Wednesday, July 5, 2017

Review – Haruki Murakami’s Underground

The people of terrorist attacks, which stem from breaches in the security of a city or nation are often the last to be seen when reading about the securitization of the world. Often times their voices are left out by those who seek to understand their story, and the impact it has on the security of the survivors. Haruki Murakami’s book Underground seeks to give a voice to the people affected by the attack on the Tokyo Subway in 1994. The first part of the book was originally published in 1997, with the testimonies of the victims of the sarin gas attack, the second part was published in 1998 with the testimonies of those involved with the cult Aum Shinrikyo. The translation came out two years later giving the world a look at the victims of a crime that most didn’t know about. 

Tuesday, December 20, 2016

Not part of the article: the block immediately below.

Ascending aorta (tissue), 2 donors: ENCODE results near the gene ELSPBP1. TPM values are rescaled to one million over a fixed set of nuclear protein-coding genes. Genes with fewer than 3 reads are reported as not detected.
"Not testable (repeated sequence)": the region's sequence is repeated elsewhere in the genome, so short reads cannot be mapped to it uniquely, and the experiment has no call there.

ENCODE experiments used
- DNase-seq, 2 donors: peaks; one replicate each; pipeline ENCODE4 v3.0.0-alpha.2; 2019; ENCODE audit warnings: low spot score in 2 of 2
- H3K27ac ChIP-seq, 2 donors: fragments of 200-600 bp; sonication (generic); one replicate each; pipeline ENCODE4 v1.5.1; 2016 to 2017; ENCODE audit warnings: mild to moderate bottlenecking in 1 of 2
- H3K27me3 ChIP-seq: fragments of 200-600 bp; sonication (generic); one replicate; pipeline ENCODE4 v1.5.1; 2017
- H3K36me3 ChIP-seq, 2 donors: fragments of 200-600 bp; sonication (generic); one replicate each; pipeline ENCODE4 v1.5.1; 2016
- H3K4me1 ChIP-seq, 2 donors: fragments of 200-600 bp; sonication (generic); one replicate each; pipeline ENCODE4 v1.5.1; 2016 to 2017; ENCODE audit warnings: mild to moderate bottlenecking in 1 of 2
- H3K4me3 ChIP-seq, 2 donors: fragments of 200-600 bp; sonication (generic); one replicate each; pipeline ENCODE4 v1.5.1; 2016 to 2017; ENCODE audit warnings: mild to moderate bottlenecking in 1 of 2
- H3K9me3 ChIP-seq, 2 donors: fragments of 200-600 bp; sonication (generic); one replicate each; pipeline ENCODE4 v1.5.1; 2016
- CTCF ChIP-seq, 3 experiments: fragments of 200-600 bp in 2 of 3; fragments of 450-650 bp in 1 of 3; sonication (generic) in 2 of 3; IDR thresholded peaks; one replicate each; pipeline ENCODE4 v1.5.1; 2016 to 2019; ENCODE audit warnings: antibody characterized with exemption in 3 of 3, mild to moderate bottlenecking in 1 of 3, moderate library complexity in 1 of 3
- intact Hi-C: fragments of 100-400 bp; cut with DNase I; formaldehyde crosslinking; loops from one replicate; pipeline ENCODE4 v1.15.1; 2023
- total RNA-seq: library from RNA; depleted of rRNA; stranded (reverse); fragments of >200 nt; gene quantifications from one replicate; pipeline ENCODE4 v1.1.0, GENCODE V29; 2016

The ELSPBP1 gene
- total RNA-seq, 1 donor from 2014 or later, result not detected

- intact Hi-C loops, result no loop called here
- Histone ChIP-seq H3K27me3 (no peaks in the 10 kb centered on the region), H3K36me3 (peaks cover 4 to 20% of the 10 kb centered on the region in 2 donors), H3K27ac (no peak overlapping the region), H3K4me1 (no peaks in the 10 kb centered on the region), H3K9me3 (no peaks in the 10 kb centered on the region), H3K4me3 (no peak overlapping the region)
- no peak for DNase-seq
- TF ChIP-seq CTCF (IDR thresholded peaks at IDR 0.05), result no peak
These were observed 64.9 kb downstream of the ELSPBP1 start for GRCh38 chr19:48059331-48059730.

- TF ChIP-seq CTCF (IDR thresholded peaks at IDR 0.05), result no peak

Opposites Attract:

Gender Roles in Early Cinema


Nothing shocks an audience as much as a character who intended to be one sexual orientation is played by the opposite sex. For them most part in Hollywood the reason why a studio would hire a male actor to play a female role or a female actress for a male role would have various meanings. An actress might be paid less, or the role is physically impossible for a male or female actor to play. This is something that is easily noticed in the earliest of cinema when Charlie Chaplin played the wife in the silent film A Busy Day, or when Betty Bronson played Peter Pan for the first time. Both characters are easily distinguishable for who they’re supposed to be, male or female, but their roles were played by the opposite gender.
This paper is meant to study how Hollywood used male and female actors to play roles for the opposite sex in order to understand sexuality in film. Where these characters meant to be portrayed as queer, were the actors themselves queer? Through a study of films from the early 1910’s until the Golden Era of film in the 1950’s this paper seeks to address the role of the male or female cross-dressed actor in their portrayal as well as the reason why queer actors were marketed as heterosexual during their time on screen.